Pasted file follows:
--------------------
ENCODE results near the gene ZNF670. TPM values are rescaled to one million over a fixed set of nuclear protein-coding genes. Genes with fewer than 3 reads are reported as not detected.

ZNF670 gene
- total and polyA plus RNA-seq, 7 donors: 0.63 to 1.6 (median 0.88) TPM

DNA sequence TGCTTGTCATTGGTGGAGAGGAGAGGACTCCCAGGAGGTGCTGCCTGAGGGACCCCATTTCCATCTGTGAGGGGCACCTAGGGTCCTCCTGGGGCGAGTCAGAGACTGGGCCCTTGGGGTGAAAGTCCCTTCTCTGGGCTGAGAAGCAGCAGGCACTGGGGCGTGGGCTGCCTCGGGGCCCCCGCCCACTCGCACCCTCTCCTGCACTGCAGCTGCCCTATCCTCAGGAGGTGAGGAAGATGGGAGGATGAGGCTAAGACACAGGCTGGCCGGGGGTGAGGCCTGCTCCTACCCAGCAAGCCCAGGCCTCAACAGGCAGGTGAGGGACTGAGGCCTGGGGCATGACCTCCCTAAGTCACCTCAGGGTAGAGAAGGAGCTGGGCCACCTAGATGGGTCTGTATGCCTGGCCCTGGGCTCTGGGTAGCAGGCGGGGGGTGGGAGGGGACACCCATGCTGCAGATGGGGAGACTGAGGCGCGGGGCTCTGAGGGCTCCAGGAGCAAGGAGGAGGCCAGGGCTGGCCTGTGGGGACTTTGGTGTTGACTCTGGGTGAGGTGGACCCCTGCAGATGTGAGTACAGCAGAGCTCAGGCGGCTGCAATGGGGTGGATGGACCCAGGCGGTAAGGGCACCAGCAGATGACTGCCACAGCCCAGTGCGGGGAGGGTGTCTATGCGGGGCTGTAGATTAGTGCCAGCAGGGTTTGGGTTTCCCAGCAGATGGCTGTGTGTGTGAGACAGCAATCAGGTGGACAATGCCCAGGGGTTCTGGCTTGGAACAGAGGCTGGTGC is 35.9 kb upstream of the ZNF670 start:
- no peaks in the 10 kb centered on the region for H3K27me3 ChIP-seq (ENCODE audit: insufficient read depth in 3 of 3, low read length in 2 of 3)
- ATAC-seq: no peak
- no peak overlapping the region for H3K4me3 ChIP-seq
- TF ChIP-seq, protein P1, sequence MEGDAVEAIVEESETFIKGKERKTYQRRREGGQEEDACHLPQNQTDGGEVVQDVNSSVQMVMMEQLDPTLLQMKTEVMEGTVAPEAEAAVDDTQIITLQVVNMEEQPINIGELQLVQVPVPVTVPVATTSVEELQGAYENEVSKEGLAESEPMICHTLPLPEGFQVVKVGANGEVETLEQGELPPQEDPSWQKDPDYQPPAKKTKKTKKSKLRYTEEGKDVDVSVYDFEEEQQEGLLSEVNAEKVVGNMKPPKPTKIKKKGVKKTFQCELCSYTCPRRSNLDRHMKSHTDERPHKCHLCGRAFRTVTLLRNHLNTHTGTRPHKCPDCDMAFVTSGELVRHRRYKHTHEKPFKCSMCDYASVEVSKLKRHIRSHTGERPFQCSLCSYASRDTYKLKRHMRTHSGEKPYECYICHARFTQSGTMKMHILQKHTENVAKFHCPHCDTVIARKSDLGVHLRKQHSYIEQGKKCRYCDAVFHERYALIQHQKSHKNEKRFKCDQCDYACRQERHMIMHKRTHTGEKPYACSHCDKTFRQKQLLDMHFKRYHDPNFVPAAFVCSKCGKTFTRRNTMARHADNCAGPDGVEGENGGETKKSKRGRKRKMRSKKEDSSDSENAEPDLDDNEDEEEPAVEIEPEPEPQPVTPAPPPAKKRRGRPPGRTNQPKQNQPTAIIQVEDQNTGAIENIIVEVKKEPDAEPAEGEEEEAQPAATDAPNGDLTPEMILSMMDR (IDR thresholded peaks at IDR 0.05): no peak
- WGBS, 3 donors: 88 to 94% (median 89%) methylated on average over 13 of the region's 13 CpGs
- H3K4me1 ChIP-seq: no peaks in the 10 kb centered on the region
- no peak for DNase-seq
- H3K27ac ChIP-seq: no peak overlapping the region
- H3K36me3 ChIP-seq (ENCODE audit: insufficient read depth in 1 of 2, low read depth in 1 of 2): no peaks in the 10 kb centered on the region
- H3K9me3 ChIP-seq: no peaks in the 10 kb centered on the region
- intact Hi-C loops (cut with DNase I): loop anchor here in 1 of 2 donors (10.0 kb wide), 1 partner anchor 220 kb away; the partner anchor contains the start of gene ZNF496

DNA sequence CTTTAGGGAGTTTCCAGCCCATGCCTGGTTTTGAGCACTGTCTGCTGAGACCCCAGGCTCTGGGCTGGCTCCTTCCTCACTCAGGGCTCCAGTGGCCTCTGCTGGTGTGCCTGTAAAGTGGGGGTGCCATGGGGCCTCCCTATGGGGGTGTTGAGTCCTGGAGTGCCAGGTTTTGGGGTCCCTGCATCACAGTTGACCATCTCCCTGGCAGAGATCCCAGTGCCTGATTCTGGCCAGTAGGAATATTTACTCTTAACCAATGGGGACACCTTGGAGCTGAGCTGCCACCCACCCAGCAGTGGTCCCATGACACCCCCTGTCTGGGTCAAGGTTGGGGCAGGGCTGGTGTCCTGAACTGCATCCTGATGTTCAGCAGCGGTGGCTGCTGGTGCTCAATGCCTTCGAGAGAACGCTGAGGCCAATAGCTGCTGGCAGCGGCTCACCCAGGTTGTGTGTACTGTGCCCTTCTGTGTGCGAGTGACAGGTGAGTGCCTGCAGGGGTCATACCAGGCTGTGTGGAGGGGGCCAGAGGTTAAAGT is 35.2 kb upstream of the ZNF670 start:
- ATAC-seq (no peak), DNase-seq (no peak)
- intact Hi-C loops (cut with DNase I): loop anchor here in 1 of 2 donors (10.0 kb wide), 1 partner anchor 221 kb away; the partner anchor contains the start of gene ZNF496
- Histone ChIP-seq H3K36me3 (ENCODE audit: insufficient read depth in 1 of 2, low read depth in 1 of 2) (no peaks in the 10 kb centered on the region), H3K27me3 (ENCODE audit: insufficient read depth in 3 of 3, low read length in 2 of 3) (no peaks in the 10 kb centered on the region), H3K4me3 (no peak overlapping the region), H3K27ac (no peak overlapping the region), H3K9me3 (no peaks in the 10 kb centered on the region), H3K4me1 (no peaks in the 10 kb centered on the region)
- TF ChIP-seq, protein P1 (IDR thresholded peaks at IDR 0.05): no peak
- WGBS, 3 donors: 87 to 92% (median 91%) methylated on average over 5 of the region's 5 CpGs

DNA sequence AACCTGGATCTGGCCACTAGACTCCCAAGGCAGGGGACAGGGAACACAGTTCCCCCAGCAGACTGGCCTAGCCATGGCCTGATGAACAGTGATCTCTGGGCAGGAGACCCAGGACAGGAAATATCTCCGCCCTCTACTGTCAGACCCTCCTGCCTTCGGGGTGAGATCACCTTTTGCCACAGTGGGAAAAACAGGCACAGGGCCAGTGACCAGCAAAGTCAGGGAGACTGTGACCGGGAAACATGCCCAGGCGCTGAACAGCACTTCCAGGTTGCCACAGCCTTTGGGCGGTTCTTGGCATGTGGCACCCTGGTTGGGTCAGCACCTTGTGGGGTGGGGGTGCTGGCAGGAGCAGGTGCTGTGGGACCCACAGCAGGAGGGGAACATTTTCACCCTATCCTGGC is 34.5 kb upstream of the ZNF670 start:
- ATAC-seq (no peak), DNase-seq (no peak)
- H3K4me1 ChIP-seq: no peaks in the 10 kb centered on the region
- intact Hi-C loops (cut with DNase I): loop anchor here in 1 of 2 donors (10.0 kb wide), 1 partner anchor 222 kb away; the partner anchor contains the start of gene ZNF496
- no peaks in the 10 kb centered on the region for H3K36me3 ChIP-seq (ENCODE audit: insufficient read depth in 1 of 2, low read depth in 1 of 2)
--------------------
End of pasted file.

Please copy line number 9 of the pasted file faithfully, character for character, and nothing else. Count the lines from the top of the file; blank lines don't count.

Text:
- WGBS, 3 donors: 88 to 94% (median 89%) methylated on average over 13 of the region's 13 CpGs